One of the more troubling aspects of the gender identity education is that it isn’t considered sexuality education, therefore there is no need to notify parents, and it is woven into all of the subjects students are taught. The state of California is a prime example. Under the California Healthy Youth Act all comprehensive sexuality education must be inclusive of LGBTQ students. “It must also teach students about gender, gender expression, gender identity, and explore the harm of negative gender stereotypes. This means that schools must teach about sexual orientation and transgender, cisgender, and non-binary gender identities.” Parents may opt out their students for all or part of the CSE instruction. However, “schools may not facilitate the selective opt-out of lessons that are focused on LGBTQ content by parents/guardians whose students are otherwise in the classroom for other comprehensive sexual health and HIV prevention instruction.” It’s all or nothing.
The state claims that to allow parents to opt out their child for LGBTQ content would be a violation of non-discrimination provisions in the Education Code. In addition, in order to meet the requirements of the California Healthy Youth Act, “schools must integrate LGBTQ people throughout the curriculum and may not isolate this content to particular lessons…Separating out LGBTQ content and facilitating parental opt-out from that content would make it impossible for a school to fulfill its mandate of correcting hostile environments and would instead promote discrimination in violation of both state and federal law.” So, state mandates trump parental rights, and in the process imply that those who do not affirm LGBTQ behavior promote hostility. California widens the cultural divide by codifying that individuals cannot love the neighbor with whom they may disagree.
Talk about creating a hostile environment.
Even if your state lacks the heavy-handed mandates of the California Healthy Youth Act, that does not mean your children are not being indoctrinated in gender identity ideology. During the Obama administration, the Department of Education enacted guidelines that prohibited sex-based discrimination based on gender identity. Even though the Trump administration rescinded those guidelines, many states have passed laws that go even further than Obama-era regulations. Transgender students are suing school districts to force those guidelines and gain access to restrooms of the opposite sex. States are pressuring educators to undergo diversity training. Teachers also are taking it upon themselves to counsel and educate students regarding gender identity as well as facilitate coming out events for trans-identifying students. Bottom line – it’s a virtual Pandora’s Box.
Protecting our kids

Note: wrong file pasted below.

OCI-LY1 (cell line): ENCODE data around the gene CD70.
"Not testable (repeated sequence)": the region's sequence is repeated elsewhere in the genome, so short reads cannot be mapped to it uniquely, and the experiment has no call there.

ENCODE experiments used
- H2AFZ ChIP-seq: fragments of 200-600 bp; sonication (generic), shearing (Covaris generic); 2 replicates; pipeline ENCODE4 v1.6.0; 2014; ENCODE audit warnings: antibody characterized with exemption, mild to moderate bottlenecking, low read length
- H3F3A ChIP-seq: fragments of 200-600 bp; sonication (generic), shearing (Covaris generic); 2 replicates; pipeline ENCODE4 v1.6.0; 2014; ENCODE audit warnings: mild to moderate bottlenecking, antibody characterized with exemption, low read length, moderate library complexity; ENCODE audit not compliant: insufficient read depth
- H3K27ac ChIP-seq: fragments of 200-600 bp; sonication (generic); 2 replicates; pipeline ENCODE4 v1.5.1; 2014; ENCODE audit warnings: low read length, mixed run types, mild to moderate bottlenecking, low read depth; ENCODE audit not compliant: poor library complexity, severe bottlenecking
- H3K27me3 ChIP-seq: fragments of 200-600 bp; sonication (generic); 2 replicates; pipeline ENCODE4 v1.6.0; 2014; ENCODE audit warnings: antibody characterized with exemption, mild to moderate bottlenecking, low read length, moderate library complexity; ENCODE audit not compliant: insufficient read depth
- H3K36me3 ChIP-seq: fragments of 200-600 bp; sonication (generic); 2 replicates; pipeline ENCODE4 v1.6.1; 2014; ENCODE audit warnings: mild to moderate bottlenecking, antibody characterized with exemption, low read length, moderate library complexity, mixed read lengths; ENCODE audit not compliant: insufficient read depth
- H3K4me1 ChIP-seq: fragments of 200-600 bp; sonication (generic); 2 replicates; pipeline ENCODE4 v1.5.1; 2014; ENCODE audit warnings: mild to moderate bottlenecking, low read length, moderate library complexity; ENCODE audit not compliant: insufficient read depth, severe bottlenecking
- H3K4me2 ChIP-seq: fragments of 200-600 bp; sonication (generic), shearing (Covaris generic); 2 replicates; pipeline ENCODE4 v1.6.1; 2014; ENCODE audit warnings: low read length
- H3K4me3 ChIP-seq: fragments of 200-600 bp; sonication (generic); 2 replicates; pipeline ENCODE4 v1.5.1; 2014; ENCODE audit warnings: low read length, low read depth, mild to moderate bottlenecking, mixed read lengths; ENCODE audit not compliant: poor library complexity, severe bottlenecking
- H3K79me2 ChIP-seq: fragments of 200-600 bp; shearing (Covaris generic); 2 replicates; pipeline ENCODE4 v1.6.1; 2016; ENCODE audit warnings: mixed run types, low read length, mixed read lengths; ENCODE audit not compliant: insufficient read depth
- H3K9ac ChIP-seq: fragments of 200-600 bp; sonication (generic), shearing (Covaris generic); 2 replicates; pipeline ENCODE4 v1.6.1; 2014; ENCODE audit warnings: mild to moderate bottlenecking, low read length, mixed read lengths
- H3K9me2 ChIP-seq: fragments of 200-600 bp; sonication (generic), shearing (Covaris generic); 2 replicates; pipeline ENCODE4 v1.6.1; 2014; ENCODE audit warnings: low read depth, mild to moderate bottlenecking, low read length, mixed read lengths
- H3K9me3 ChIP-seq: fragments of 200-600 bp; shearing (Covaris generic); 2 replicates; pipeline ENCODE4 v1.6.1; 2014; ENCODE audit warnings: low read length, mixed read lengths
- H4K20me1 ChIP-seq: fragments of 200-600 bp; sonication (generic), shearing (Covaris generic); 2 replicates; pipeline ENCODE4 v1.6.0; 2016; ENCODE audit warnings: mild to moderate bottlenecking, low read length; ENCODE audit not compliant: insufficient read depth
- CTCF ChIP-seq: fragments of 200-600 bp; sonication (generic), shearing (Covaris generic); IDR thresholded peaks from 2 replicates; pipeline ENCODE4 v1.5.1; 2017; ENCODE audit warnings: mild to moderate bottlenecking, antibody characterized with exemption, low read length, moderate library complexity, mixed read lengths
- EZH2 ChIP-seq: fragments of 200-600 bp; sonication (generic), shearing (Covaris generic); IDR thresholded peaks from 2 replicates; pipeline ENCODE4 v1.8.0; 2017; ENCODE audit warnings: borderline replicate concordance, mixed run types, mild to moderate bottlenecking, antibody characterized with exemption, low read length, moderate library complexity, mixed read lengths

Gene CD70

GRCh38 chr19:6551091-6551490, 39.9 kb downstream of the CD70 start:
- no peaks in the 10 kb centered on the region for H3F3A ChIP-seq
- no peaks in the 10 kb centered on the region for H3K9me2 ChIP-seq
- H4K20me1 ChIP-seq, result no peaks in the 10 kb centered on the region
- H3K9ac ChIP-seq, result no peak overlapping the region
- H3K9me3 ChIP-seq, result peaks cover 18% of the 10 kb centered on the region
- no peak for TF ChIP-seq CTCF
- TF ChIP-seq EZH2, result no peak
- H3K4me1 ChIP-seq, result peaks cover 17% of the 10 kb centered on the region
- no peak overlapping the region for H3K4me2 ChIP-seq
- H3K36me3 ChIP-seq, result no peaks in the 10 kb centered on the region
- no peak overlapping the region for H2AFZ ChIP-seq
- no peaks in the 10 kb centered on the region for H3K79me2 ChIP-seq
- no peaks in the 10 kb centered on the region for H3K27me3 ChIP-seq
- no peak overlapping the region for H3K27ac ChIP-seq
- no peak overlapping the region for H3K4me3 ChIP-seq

When it comes to comprehensive sexuality education, you need to know what you, and your children, are facing. Go to the school and ask to see the curriculum. Teachers and officials will first present you with an outline that discusses the objectives of the class which will include words, such as: research-based, age appropriate, evidence-based, and demonstrated effectiveness. That is not enough. You need to know what is really in the lessons, so you need to ask to see the actual curriculum – the texts, handouts, videos, games, activities, online resources – everything. You need to know what the regulations are in your state regarding parental consent – are you an opt-in or opt-out state? (You can find them here.) Most states are opt-out. If that is the case, you need to know when your school will be teaching its sex ed classes. Parental notification letters often get lost and never make it to the parent. Ask at the beginning of the year so you can be prepared.
Protecting our children from the trans agenda is much more difficult. Parents in the Arlington County School District in Virginia learned that the hard way. Kristen Allen of the Arlington Parent Coalition makes the following recommendations:
- Be courageous. People are going to call you a bigot and a hater. Treat all people with respect and compassion, but “push back on those who want to reshape our children’s understanding of biology, personhood, privacy, and the primary role of parents.”
- Put together a diverse coalition. Unite with those from different faiths, cultures and political ideologies who can come together on this one issue. There is strength in numbers.
- Understand that the gatekeepers have failed you. Professional organizations such as the American Academy of Pediatrics, the American Psychological Association, American Psychiatric Association, and the National School Board Association may have caved to activists, but there are still individual health care professionals willing to speak out. Get them involved.
- Spread the truth about gender affirming therapy. Ask school administrators to produce the studies they use to justify their positions. Are they well-designed, longitudinal, peer-reviewed, with large, random samples? Be prepared with your own talking-points backed by credible social science.
- There are no opt-outs for our kids. “Public school children are being indoctrinated in transgender ideology by posters on the wall, speakers in the library, books on the shelves, after-school clubs, school-wide celebrations, and politicized teachers.” No matter where they go, our children are swimming in this culture. There’s no burying your head in the sand if you want to safeguard your family.
You are not alone in seeking to protect your children. Arm your kids with the truth, and prepare them for what they will encounter. Teach them to be kind to those who are confused and polite to those with whom they disagree. But show them through your own example the importance of standing up for what is right. There is a saying: Silence isn’t always golden. Sometimes it’s yellow. When it comes to this critical issue, silence hurts. For the sake of your children, make your voice heard. Be brave.